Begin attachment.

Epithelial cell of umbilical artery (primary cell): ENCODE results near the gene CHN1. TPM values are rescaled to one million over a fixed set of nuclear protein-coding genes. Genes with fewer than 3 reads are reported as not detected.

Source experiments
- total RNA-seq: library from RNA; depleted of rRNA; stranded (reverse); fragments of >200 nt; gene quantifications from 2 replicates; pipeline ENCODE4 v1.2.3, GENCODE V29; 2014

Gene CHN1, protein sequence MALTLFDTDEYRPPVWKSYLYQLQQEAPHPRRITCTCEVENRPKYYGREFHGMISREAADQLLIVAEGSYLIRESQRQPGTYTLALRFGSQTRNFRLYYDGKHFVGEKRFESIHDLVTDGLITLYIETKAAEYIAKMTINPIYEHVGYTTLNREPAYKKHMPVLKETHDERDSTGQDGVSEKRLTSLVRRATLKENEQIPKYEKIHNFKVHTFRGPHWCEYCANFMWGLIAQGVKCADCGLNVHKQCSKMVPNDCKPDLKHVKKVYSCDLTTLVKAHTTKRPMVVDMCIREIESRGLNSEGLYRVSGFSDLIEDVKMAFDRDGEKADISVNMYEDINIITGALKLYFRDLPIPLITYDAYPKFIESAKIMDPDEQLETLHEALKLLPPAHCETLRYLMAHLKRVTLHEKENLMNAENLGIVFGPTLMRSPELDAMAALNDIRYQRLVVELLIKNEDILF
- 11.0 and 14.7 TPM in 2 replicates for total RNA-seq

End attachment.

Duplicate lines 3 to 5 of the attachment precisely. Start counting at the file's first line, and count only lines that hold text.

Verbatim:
- total RNA-seq: library from RNA; depleted of rRNA; stranded (reverse); fragments of >200 nt; gene quantifications from 2 replicates; pipeline ENCODE4 v1.2.3, GENCODE V29; 2014

Gene CHN1, protein sequence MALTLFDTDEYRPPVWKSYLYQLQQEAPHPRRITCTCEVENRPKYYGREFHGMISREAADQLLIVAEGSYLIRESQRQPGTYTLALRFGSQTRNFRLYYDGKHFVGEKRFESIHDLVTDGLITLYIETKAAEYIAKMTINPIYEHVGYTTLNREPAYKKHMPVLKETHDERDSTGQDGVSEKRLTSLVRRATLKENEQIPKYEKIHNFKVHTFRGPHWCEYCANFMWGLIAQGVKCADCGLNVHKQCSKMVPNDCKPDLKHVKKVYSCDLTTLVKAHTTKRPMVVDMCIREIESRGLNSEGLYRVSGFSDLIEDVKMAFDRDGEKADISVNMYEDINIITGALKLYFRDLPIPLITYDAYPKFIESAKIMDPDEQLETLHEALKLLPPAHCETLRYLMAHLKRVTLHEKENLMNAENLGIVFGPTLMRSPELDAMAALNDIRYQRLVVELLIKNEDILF
- 11.0 and 14.7 TPM in 2 replicates for total RNA-seq